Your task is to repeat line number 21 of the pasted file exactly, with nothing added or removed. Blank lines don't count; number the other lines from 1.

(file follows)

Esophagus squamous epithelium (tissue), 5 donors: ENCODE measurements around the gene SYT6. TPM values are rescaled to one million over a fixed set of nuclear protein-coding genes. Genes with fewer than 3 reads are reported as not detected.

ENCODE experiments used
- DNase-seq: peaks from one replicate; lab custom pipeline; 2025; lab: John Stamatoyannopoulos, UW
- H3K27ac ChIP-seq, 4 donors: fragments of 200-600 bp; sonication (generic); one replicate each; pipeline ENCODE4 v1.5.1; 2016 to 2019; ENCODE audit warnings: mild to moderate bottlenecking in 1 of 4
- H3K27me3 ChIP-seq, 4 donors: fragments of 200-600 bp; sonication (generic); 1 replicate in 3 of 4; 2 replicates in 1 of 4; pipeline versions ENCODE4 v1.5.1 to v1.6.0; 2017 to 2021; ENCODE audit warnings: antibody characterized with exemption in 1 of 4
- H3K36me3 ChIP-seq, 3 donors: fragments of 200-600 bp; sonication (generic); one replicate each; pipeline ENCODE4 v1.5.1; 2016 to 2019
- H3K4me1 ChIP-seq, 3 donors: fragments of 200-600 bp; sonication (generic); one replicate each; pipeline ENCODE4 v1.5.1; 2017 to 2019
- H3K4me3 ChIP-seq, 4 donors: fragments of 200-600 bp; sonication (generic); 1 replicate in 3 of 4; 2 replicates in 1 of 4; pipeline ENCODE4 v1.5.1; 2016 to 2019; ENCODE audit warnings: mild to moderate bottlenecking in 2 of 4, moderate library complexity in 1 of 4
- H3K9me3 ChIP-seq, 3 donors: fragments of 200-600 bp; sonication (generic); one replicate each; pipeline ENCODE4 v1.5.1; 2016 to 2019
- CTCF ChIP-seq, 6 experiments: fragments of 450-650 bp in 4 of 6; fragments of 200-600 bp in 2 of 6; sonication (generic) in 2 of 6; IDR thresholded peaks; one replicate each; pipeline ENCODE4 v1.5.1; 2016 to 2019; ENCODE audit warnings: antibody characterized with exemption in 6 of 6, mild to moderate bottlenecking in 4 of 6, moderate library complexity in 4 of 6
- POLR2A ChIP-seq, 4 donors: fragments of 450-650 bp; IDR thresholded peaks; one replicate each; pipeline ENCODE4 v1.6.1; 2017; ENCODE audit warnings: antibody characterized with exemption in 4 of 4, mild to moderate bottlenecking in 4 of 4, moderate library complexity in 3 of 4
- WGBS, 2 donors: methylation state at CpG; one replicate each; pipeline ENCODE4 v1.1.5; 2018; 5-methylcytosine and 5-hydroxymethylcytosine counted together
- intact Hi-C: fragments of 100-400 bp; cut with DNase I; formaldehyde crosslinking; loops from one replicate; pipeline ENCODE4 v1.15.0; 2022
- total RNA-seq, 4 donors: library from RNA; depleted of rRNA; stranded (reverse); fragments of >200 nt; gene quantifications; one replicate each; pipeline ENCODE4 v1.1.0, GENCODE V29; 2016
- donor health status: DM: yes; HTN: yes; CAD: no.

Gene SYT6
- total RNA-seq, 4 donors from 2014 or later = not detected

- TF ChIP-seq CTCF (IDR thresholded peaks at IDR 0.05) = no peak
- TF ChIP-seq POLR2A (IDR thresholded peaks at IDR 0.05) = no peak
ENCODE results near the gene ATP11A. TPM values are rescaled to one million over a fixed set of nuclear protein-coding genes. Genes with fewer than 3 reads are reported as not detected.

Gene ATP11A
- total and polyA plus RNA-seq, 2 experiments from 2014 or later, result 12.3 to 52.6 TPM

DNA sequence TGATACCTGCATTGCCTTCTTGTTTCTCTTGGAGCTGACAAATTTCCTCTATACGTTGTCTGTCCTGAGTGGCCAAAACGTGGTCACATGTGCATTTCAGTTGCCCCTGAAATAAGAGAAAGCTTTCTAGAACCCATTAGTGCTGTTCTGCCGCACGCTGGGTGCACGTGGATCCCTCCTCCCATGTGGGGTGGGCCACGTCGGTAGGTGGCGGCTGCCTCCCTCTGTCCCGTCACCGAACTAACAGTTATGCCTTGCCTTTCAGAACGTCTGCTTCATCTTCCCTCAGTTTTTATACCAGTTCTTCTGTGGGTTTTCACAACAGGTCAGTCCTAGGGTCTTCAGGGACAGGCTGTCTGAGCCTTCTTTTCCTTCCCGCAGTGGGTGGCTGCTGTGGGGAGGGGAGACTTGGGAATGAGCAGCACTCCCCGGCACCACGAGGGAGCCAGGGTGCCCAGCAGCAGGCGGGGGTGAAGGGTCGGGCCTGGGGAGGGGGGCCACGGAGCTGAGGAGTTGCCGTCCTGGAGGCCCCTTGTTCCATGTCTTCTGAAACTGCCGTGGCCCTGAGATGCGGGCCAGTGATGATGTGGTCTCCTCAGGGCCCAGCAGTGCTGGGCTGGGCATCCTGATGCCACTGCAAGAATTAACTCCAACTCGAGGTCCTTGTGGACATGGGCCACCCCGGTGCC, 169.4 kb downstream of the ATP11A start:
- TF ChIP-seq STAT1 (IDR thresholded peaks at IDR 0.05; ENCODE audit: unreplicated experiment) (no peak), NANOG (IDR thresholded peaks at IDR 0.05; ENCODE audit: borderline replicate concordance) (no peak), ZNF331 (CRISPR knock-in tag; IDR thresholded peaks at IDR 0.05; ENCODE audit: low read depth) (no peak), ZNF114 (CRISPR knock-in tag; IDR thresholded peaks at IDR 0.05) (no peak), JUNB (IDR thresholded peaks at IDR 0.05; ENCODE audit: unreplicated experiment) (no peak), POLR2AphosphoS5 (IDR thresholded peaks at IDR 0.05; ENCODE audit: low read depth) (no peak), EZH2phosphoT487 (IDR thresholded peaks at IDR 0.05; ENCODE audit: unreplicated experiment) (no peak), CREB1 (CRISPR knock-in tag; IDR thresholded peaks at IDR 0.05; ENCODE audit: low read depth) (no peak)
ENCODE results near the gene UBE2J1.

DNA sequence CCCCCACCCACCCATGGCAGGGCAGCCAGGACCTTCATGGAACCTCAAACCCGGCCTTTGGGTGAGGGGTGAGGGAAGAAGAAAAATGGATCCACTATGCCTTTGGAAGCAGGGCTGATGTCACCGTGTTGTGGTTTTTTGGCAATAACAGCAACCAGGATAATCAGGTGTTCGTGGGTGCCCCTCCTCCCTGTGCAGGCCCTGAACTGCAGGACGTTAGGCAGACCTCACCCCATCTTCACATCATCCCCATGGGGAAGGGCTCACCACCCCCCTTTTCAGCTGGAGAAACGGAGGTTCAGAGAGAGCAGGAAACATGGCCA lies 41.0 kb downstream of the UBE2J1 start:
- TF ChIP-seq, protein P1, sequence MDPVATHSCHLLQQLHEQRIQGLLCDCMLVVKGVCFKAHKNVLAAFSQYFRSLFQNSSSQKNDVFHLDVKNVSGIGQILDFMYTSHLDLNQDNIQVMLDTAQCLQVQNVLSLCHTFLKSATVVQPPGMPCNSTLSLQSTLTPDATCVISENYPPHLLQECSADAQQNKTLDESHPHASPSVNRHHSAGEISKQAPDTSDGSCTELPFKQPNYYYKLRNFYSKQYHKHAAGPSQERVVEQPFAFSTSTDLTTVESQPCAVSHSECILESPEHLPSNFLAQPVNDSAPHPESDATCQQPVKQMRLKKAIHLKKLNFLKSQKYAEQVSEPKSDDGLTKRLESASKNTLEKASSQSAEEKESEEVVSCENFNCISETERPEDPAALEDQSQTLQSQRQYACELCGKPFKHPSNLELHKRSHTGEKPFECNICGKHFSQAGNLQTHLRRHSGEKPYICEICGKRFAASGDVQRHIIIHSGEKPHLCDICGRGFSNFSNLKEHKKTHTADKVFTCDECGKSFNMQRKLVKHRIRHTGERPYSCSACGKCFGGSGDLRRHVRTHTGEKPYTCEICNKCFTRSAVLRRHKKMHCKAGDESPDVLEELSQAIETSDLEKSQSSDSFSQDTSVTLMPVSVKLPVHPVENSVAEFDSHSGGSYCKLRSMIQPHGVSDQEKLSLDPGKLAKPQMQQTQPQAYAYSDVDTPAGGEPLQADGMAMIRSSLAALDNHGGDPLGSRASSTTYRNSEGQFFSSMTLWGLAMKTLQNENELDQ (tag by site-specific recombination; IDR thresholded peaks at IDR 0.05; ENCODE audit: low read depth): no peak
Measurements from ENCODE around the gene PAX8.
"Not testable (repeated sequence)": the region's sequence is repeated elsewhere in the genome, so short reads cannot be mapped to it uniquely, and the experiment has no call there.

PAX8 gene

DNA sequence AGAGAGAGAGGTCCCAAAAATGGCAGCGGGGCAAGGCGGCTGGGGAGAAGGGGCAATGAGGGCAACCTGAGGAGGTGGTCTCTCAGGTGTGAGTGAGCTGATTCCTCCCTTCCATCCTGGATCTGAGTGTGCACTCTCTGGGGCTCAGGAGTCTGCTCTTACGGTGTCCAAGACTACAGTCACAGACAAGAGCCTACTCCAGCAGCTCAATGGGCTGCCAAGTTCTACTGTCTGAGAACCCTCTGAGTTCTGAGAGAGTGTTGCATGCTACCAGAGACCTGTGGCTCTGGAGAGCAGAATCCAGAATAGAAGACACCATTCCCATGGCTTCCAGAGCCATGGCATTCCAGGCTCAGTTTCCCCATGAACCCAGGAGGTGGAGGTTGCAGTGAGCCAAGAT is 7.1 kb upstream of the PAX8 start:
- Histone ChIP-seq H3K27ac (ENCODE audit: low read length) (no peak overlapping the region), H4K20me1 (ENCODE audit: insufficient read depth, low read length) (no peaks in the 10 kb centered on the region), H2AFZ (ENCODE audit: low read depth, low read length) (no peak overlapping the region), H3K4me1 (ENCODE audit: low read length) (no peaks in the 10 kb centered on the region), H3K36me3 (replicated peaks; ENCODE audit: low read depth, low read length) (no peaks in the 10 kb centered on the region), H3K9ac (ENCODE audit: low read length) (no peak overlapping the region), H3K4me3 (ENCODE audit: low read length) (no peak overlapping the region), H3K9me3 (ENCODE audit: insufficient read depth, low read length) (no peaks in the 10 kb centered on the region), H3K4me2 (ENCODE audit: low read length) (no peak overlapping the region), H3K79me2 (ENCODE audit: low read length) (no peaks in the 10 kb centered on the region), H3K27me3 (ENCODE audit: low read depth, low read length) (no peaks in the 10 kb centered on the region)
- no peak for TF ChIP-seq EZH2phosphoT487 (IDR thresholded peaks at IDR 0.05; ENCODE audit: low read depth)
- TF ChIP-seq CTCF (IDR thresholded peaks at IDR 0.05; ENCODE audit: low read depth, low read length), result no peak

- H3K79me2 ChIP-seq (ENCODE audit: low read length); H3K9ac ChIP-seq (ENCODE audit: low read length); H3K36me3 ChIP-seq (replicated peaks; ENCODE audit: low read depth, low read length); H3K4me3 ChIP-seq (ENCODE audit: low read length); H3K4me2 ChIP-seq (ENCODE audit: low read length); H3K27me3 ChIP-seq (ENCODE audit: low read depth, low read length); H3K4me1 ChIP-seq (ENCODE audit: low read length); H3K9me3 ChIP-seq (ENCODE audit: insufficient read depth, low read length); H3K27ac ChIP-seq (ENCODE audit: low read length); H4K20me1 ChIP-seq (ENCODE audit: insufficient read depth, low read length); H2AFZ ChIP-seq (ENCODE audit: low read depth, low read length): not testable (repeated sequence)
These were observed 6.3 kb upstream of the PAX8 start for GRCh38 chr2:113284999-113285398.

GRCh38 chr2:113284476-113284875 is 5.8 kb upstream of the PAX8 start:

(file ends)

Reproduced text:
Gene ATP11A